Also, traffic cameras are everywhere and most of the time, they’re marked with a sign. In November I noticed an increasing number of temporary speed cameras operating on the back deck of police pickup trucks. These are usually completely unmarked, and not easy to see ahead of time. If you pass a speed camera and notice a flash, you’re likely going to receive a traffic ticket a few weeks later.
Choosing the correct fuel
Gasoline in the KRI is not the same octane as Western fuel. It is much lower grade and does not include engine cleaning additives. I once asked if Iraqi fuel has cleaning detergents included and was laughed at. I can only imagine they thought I was talking about adding soap to the fuel. ? In the West, most fuel includes chemical additives called cleaning detergents that clean the engine, allowing for cleaner combustion and less emissions. Nonetheless, that is not the case in both KRI and federal Iraq.
With that said, given the fuel is a lower grade and not nearly as clean, it’s best not to let fuel go below a quarter tank so the debris doesn’t build up as much along the bottom of your tank near the filter. Given you’re using a rental, it likely won’t be a problem for you – but at least you’re extending the life of the fuel filter for the rental agency.
When arriving at a gas station, many times an employee will be there to fill it for you. Most of the time, they won’t know English so you’re going to want to learn how to say it in Sorani or Arabic. For me, I chose Sorani given it’s respectful to speak the Kurdish language in Kurdistan.
To ask for normal fuel, you can simply say “kaka, benzine fulika adii” or “kaka, fulika normal”. This means “sir, please fill with normal/regular gasoline”. If they don’t understand, you can sometimes get away with “adi full” or “normal full” (pronounce full as fool) and maybe two out of three times, they’ll understand you. The worst case scenario is that you may have to use Google Translate text-to-speech in Arabic. And yes, I’ve done this and had full-on conversations through Google text-to-speech, going back and forth from English to Arabic with a taxi-driver.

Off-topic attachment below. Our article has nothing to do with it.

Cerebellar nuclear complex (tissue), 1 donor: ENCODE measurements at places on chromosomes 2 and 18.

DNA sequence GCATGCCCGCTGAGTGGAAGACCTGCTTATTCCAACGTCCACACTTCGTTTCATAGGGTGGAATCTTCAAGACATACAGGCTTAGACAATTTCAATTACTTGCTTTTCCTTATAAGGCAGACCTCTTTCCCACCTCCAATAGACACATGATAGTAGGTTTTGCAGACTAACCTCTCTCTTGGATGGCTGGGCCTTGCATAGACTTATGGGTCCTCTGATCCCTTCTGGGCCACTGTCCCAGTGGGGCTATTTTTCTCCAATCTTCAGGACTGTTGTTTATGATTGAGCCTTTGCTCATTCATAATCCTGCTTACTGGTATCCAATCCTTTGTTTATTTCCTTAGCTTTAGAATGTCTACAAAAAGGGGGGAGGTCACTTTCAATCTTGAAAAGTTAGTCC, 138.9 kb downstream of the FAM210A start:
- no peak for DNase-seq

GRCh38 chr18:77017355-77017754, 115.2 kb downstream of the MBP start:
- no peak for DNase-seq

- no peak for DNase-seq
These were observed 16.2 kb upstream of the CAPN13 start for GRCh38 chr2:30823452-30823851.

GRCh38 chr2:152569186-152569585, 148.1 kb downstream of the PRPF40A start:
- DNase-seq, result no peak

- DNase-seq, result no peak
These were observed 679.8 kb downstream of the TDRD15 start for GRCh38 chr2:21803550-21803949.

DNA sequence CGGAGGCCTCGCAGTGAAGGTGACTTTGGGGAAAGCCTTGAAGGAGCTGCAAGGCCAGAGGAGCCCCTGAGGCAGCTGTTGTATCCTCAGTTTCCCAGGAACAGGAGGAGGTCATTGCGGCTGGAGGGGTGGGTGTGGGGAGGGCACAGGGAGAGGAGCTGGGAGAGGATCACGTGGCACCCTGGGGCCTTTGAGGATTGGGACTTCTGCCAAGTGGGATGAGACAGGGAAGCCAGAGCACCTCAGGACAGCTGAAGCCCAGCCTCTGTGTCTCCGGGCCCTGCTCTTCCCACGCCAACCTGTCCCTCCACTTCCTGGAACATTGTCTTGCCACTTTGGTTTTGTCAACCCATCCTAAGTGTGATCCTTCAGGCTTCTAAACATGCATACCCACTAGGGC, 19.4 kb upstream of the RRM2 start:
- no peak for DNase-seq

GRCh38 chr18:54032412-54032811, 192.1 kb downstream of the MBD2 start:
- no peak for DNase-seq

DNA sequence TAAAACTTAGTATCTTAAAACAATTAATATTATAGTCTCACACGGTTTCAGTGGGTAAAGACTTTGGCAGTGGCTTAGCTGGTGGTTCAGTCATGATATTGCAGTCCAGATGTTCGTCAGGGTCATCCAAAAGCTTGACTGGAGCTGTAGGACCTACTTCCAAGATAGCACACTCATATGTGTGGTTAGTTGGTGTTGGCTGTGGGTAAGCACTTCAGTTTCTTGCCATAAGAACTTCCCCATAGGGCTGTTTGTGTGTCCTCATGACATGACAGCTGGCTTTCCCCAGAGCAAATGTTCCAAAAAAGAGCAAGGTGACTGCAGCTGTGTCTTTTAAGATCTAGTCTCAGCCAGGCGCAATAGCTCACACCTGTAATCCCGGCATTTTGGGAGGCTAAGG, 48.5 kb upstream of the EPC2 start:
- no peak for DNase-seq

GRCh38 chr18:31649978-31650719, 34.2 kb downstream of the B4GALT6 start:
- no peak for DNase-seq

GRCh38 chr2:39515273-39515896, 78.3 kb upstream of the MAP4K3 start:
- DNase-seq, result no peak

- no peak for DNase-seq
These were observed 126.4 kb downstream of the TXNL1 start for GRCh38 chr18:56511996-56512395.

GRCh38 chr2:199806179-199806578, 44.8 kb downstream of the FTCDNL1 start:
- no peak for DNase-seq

Military checkpoint etiquette
There are many military checkpoints around Iraq, and for Iraqis, they’re a part of daily life. Unfortunately, they are a necessity in a country that has dealt with numerous conflicts and crises, including ISIS and other violent regional actors. When approaching a checkpoint, have your passport ready. I’ve found that when driving to the south of the KRI, they check passports more often, however, driving up in the northern regions like Shaklawa, Barzan, Duhok, and Amedi, they don’t check as often.
When you approach a checkpoint, remove your hat and sunglasses, turn your headlights off if it’s night, and open your window. The guards are usually very friendly. Several times I’ve joked around with them, and often times they were surprised to see a Canadian driving out in the middle of nowhere up in Barzan area.
Other things to be mindful of:
One October evening, late at night, I was driving home along a highway between Duhok and Erbil. I didn’t realize I was entering a section under construction as there were no visible signs indicating the highway was about to end. The night was dark and there was no traffic around me other than one vehicle driving on the wrong side of the highway in our lane. I should have taken that as a warning. A moment later, as I was driving along at 100km/h, I suddenly realized the road ahead disappeared – the road was incomplete. I slammed the brakes and just narrowly avoided driving off the highway into sand and rocks ahead. It turns out that the other vehicle we just passed had also had the same experience.
With that in mind, it’s always best to drive with caution and I’d recommend taking someone who is experienced. The main concern with driving in the Kurdistan region of Iraq is not security, but rather, being mindful of other drivers and varying road conditions that require consistent vigilance. With that said, having a vehicle to drive around the countryside was a tremendous benefit and allowed me to access parts of the country that were not accessible by other means. Good luck and I hope you enjoy your journey.